Trainer. Single or multi-channel trainer, for .19 to .40 power. Wing area 618 sq in.
Quote: "Designed specifically for the beginner or newcomer to RC, the Apprentice permits all the normal errors of building and flying and still has that extra something for the good flight. Apprentice, by Bill Northrop.
The Apprentice was designed specifically for the model builder who has decided to move into radio control. It was particularly designed for the beginning R/Cer who is located in a low R/C activity area and who will not have the help of an experienced pilot during the first flights.
On the other hand, the Apprentice is the perfect ship for the verteran R/Cer to build for his young son who is showing that significant gleam of interest in his eye. And by the way, if your wife or girl friend has finally given signs of resigning herself to her fate and wants to 'try it sometime,' build her a pink Apprentice and put curtains in the windows.
To suit the above requirements, we felt the ship needed an important design factor that has been left out of most present day 'trainers'. The plane should be large enough, and light enough, to fly steadily and slowly, giving the new pilot time to think about his next control movement.
This design consideration also provides another important factor missing in most so called beginner's airplanes. It is no particular problem for an experienced flier to have a somewhat badly trimmed airplane on its first flight, but the beginner has three strikes against him right at the start: an untried airplane, an untried radio (the bench and the air seem to be unrelated as far as radio operation is concerned), and an untried pilot. A large, lightweight airplane will permit test gliding, an almost forgotten art as applied to R/C. Through a series of test glides, the plane, the pilot, and the control system all have a chance to become acquainted with each other under less strained conditions, so that when the big moment occurs, that first powered flight, there is a better chance of survival all around. Most any experienced R/C pilot, if he's willing to admit it and can accurately recall his first controlled flight, will go along with this.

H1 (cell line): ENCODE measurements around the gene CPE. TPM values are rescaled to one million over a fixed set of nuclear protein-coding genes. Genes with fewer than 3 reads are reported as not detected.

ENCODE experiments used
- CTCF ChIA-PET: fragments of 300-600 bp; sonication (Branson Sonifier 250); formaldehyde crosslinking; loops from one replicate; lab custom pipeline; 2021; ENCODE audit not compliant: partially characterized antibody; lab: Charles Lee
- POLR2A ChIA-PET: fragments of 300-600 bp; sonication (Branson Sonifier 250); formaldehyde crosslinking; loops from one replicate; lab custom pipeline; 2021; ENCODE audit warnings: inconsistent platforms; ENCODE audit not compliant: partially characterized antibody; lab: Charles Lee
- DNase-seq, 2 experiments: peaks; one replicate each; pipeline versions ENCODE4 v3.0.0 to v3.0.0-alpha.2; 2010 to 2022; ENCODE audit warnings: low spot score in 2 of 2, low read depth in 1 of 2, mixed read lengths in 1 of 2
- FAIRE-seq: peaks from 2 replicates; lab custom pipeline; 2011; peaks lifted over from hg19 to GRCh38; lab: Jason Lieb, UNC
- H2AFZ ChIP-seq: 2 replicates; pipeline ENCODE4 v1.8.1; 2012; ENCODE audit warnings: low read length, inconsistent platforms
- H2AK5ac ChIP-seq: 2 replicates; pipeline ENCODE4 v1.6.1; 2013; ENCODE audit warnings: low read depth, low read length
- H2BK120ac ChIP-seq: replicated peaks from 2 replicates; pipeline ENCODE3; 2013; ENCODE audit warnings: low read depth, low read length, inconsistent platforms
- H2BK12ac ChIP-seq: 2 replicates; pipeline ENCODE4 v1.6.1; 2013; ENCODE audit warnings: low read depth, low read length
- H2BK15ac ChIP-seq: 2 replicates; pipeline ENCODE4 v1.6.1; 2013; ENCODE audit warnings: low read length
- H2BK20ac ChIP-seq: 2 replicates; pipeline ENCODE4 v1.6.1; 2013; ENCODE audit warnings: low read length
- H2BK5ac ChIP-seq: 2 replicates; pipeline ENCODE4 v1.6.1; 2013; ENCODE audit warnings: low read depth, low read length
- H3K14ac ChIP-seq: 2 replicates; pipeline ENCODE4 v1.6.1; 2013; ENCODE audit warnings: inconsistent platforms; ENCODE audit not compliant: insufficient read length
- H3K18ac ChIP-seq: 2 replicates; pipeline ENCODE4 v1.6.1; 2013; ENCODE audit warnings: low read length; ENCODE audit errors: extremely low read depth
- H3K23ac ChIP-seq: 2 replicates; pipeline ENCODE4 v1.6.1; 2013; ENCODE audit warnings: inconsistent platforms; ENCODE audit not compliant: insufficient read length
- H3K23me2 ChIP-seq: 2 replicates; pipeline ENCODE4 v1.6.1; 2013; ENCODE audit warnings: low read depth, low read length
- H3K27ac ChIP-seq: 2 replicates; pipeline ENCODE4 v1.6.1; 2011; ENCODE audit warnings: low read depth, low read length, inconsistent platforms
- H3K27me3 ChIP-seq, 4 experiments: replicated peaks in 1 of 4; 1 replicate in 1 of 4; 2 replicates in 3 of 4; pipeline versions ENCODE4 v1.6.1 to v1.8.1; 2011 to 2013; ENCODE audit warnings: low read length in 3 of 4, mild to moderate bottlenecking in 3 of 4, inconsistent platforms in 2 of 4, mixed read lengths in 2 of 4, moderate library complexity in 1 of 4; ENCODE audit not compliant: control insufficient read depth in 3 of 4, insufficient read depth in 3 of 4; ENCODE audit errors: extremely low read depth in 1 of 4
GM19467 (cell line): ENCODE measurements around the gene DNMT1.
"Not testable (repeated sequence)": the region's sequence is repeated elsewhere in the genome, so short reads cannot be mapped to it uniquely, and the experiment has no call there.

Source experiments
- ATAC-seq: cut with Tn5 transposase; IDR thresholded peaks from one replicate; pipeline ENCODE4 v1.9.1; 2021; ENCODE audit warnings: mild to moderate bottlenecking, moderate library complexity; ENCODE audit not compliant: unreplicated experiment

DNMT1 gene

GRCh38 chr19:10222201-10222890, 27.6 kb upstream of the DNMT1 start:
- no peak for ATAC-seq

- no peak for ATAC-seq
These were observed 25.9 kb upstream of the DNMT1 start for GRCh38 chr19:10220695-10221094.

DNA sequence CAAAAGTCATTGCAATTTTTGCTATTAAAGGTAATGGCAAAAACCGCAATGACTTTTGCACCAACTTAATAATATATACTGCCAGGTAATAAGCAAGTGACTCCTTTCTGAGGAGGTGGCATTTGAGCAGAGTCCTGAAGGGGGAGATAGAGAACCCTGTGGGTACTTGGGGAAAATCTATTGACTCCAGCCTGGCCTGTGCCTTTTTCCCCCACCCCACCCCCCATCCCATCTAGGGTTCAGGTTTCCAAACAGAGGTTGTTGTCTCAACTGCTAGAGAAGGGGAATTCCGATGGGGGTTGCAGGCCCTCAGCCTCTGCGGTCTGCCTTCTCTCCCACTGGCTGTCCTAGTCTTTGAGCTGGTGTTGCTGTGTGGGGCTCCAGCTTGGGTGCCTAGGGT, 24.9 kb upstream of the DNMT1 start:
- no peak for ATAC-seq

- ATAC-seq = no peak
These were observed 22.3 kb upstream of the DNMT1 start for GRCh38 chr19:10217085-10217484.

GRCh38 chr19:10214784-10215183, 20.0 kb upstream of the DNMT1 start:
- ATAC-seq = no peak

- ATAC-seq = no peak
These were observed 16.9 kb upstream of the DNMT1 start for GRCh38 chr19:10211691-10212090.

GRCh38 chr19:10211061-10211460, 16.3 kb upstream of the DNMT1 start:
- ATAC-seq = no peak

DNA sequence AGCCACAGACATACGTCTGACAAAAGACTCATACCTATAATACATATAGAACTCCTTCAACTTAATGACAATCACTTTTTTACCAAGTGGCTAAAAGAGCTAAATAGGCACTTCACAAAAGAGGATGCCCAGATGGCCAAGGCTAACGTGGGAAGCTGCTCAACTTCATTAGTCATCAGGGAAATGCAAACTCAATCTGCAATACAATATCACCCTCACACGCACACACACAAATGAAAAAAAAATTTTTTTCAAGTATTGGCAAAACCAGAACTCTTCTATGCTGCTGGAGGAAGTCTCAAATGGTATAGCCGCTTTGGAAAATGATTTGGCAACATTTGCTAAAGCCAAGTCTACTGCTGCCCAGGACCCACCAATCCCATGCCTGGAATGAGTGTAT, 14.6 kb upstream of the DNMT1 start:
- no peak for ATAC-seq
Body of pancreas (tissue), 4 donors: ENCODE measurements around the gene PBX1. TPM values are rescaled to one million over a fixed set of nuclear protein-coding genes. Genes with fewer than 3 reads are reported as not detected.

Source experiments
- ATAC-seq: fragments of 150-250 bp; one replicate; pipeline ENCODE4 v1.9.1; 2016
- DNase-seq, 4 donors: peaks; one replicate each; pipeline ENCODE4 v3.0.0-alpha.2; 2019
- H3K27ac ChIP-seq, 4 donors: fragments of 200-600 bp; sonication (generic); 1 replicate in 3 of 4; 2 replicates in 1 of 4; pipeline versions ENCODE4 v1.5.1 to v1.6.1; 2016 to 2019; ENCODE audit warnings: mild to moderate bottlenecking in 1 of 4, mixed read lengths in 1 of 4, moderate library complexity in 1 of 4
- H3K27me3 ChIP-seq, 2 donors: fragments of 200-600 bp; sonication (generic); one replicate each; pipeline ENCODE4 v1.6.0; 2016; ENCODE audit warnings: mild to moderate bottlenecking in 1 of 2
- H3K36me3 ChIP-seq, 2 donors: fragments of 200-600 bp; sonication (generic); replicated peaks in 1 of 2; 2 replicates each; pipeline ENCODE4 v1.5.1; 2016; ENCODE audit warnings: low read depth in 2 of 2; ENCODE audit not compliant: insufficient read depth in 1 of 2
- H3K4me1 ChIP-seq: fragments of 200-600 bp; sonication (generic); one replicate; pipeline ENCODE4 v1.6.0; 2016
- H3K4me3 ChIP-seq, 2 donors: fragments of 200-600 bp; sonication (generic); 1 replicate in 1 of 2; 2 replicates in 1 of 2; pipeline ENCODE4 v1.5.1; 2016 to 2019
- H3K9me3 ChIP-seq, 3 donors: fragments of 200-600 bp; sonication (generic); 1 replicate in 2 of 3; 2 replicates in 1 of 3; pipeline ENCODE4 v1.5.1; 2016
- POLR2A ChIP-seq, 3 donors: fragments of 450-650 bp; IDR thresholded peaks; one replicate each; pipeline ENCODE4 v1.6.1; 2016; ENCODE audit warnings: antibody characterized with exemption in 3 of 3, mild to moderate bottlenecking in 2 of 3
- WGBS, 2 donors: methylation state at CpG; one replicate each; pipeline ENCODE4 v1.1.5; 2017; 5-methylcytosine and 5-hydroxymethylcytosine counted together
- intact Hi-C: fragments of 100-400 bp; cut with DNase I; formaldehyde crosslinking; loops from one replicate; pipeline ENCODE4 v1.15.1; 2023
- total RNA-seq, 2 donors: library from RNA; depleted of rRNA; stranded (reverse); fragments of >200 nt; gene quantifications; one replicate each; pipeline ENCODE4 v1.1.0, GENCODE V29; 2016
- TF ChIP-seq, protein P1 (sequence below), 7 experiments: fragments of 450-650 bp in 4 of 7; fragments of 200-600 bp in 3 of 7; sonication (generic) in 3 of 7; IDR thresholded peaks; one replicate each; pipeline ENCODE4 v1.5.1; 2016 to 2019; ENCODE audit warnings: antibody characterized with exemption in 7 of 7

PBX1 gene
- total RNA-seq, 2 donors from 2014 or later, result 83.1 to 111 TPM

Another point in favor of a large, light airplane like the Apprentice is that it will take almost any kind of radio equipment. If the new R/Cer is fortu-nate enough to be able to afford a multi proportional system, there is no need to feel obligated to install it in a typical multi bird for his first flying lesson, nor should he feel obliged to work his way up through the single channel route. In the long run, if you are pretty sure of ending up with multi propo equipment, it would actually be cheaper to start out with it. Work your way up through the airplanes, not the radios..."
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Update 28/06/2018: added article, thanks to RFJ.
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